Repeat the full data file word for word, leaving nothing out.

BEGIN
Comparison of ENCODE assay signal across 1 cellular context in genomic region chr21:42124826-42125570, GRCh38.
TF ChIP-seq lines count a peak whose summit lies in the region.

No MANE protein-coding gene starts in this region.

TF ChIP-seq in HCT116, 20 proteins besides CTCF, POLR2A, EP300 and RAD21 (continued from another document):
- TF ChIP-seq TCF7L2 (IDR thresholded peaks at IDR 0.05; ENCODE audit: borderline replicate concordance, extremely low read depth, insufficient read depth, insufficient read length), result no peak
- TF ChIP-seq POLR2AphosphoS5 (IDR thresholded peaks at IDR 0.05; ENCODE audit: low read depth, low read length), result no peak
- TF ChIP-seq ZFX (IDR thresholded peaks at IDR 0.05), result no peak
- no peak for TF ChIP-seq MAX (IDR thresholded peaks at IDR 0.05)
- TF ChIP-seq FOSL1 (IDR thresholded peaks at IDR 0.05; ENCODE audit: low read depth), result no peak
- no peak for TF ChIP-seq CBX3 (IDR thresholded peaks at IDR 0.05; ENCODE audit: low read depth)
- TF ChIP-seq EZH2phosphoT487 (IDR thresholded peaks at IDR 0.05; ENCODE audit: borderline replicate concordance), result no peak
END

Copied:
Comparison of ENCODE assay signal across 1 cellular context in genomic region chr21:42124826-42125570, GRCh38.
TF ChIP-seq lines count a peak whose summit lies in the region.

No MANE protein-coding gene starts in this region.

TF ChIP-seq in HCT116, 20 proteins besides CTCF, POLR2A, EP300 and RAD21 (continued from another document):
- TF ChIP-seq TCF7L2 (IDR thresholded peaks at IDR 0.05; ENCODE audit: borderline replicate concordance, extremely low read depth, insufficient read depth, insufficient read length), result no peak
- TF ChIP-seq POLR2AphosphoS5 (IDR thresholded peaks at IDR 0.05; ENCODE audit: low read depth, low read length), result no peak
- TF ChIP-seq ZFX (IDR thresholded peaks at IDR 0.05), result no peak
- no peak for TF ChIP-seq MAX (IDR thresholded peaks at IDR 0.05)
- TF ChIP-seq FOSL1 (IDR thresholded peaks at IDR 0.05; ENCODE audit: low read depth), result no peak
- no peak for TF ChIP-seq CBX3 (IDR thresholded peaks at IDR 0.05; ENCODE audit: low read depth)
- TF ChIP-seq EZH2phosphoT487 (IDR thresholded peaks at IDR 0.05; ENCODE audit: borderline replicate concordance), result no peak